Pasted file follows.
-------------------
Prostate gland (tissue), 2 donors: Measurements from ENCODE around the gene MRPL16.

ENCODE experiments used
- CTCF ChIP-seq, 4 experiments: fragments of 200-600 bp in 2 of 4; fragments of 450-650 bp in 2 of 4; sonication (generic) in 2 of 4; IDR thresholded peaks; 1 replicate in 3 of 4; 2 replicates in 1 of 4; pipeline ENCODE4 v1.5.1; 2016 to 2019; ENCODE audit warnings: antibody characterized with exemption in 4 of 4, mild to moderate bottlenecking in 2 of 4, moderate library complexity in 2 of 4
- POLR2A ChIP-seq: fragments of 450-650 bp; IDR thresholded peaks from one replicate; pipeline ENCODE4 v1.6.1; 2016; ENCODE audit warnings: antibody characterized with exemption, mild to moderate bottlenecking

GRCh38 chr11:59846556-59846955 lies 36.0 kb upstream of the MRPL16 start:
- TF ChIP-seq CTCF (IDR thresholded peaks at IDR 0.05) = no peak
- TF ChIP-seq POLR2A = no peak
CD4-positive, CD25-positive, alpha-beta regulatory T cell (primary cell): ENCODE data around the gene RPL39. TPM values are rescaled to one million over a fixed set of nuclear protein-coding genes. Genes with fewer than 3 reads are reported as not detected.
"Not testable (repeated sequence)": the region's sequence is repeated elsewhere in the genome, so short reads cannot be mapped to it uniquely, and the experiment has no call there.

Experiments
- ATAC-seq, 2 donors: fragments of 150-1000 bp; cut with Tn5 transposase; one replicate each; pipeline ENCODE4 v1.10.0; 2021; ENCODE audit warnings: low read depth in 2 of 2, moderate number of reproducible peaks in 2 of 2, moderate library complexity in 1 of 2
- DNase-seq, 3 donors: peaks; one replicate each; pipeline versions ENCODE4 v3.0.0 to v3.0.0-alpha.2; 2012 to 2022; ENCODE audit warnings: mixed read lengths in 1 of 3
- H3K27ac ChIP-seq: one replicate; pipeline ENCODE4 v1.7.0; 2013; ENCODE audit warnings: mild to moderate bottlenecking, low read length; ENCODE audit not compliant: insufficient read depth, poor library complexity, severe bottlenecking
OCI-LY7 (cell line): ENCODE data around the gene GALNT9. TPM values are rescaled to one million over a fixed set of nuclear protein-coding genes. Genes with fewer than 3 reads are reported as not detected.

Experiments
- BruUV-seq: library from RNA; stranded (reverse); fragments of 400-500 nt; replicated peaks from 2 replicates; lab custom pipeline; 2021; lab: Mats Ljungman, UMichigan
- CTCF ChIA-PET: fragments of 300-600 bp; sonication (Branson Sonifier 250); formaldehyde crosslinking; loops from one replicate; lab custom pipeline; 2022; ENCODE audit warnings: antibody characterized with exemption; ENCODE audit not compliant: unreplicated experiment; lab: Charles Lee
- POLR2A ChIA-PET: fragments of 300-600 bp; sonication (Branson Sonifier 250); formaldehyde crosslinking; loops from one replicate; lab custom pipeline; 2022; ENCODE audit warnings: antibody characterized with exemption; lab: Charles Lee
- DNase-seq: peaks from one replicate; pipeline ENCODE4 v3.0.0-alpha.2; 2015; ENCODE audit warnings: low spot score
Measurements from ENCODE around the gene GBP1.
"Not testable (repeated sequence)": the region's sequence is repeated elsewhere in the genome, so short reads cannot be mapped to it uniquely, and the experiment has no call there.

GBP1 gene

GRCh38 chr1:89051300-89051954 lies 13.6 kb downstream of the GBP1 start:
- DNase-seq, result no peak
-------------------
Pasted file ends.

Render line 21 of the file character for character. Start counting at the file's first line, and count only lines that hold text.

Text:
"Not testable (repeated sequence)": the region's sequence is repeated elsewhere in the genome, so short reads cannot be mapped to it uniquely, and the experiment has no call there.